In last year's review of the Maserati Ghibli, we complimented it on its emotive Italian design, fine handling, and powerful engines, but we were left wanting more. The car is now nearly a decade old without a redesign, and rivals such as the BMW 5 Series and Mercedes-Benz E-Class have vaulted past the charming Italian in terms of build quality and the latest technology at significantly lower prices. So the fact that the new year rings in dramatic price increases and almost no changes is bad news for the Ghibli, which was already one of the most expensive mid-size sedans in its class. With the base price of the 2023 Maserati Ghibli now in the mid-$80k region, it's starting to look very expensive against the competition, all of which have seen all-new generations in the time the Ghibli has been on the market. Can its Italian style, performance, and handling still win the day against such odds?
The 2023 Ghibli is still the same car, carried over unchanged from last year, with the same appearance, specifications, and standard features. Some optional features have been discontinued, and the variety of options, paint colors, and packages has been trimmed for the car's penultimate year on the market. What has also changed are its prices, and they're up significantly, to the tune of roughly $10k per trim - dramatic increases of over ten percent. It goes on sale in the USA at a base price of $85,300.
The MSRP of the Maserati Ghibli starts at $85,300 this year for the base GT trim, up more than $9k over last year's price and even more expensive than last year's Modena Q4. The other trims have increased even more in price and the Modena will now cost you $92,100. The Modena Q4 is the most expensive in the range, at $94,800. These prices exclude a $1,495 destination fee.
See trim levels and configurations:
Even after all these years, the Ghibli is still the business when you take it out on the road. It retains a pleasing measure of athleticism, and its handling is sharp en enjoyable, more so than many other mid-size sedans, and in line with what the typical buyer will likely expect from their Italian stallion. The steering doesn't deliver the feedback of a sports car, but considering that it has to remain refined as a luxury car, this is not a deal-breaker. The ride is also a bit stiffer than what you'd expect in this class, but it never becomes harsh and remains compliant enough. It doesn't ride as absorbently as some of its rivals, but once again, we are of the opinion that buyers who choose the Maserati expect a sharper edge and will likely be happy with the compromise they get here. The lovely, sonorous engine note provides a great soundtrack and rounds off a sedan that is still very good to drive, despite its age.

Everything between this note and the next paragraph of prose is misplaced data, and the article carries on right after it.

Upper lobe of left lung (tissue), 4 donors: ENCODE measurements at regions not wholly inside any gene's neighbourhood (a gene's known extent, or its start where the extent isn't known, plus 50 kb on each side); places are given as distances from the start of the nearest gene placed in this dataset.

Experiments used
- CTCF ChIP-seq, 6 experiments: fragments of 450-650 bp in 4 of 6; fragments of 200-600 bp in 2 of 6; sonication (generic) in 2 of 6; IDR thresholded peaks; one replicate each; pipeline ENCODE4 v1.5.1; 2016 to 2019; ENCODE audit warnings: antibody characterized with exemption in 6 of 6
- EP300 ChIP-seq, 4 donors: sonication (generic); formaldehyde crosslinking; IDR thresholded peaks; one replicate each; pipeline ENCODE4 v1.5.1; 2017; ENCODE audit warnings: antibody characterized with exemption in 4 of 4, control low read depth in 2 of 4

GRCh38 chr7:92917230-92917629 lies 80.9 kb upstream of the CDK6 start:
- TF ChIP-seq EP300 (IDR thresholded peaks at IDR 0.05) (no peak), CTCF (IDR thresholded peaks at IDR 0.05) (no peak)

Judged by the traditional norms of the luxury mid-size sedan class, the new Maserati Ghibli sedan has fallen too far behind to be considered a worthy alternative to the quintessential German luxury sedans. Its aging interior shows too many cheaper finishes in places, and its back seat is too small. If you'd normally consider a Mercedes or Audi, the ride might also be a bit too stiff. But as a beautifully styled sedan with sporty handling and potent engines that sound so intoxicating you'll turn off the radio to hear it, the Ghibli still presents a sound choice in this class - and has rarity value to boot. The high price will put off the average buyer who fails to see the charm, but if you get the point of the Ghibli and don't mind paying the premium, you'll probably own the only sporty Italian sedan on your block, and that counts for something.
The Modena is the trim to have. For a premium of around $7k over the base GT, you'll get an additional 79 hp that usefully boosts performance, as well as a more aggressive and sportier fascia. It also has extended leather on more interior surfaces and tasteful wood trim to put the cabin on a level that better fits the car's price. You can also get this trim in AWD, should you need more grip.
The most popular competitors of 2023 Maserati Ghibli: